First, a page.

The icon for wildlife conservation, the giant panda, is beloved around the world, and for good reason! These adorable bears, found only in the mountainous regions of Central China, were heading rapidly towards extinction. But with a huge push for conservation efforts in the 60's, the giant panda has moved from the classification of rare to vulnerable, now with around 1,800 in the wild. There are 67 panda reserves in China that protect around two-thirds of the giant pandas in the wild and more than 50 percent of the giant panda's habitat.

For most people, the only way to see a panda is in a zoo. Because of their iconic black and white markings, they become invisible in the masses of bamboo they hide in. And they spend a lot of time with the bamboo. They need to eat around 28 pounds of the stuff a day to fill them up, which takes half the day to accomplish! Imagine spending that much time eating... Pandas are solitary creatures with an incredible sense of smell to help them to avoid one another. The only time they come together is to mate. Mating in captivity has been something that is notoriously difficult with a natural mating now very rare. Incredibly, while the world sat in lockdown, two pandas finally found themselves in the mood. Maybe all they needed was a little privacy!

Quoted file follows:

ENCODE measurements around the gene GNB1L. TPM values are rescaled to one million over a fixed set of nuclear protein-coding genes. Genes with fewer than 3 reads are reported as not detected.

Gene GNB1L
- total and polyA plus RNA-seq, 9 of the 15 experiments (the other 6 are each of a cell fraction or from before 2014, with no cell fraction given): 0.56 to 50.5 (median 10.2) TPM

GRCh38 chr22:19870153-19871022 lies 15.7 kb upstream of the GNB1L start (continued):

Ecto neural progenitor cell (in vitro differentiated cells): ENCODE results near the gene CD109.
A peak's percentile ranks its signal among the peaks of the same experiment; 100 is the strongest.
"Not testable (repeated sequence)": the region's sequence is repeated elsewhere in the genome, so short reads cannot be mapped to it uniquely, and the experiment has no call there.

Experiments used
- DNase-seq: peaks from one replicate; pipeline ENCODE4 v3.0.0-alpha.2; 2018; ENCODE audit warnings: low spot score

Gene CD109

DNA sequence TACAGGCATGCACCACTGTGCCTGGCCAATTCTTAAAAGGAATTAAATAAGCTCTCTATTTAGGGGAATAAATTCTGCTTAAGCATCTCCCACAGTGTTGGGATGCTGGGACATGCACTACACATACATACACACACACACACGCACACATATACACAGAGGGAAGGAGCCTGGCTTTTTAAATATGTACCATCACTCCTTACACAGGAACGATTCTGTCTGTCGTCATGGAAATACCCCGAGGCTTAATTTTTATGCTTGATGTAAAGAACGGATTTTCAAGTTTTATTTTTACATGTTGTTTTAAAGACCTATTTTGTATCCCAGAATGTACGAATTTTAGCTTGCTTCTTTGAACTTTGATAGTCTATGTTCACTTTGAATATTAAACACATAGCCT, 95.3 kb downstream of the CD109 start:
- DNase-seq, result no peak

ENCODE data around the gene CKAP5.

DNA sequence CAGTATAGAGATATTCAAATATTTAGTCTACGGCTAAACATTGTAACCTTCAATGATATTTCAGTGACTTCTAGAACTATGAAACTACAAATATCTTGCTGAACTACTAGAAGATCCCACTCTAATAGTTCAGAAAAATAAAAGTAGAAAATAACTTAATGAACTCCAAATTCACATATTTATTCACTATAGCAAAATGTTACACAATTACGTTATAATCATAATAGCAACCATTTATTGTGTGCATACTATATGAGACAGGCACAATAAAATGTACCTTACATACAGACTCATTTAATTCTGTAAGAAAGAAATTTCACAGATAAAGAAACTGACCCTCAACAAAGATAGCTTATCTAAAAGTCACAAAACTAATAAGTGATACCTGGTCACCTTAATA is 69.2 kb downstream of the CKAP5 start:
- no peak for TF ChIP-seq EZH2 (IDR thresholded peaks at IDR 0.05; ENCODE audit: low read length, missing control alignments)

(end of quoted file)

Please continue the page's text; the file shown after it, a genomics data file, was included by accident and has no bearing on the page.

Gillie and Marc are excited to share the mock-up of the potential sculpture to represent the panda. This project is currently in the development stage.



Gillie and Marc are seeking a partner location to host the sculpture. If you are interested please enquire via email to


The sculpture will be aligned with the hashtag #LoveTheLast. Visitors will be asked to take a photo with the artwork and share it with the hashtag, jump-starting efforts to spread critical awareness. To help protect the giant panda you can give a donation to any of the many amazing foundations such as the WWF: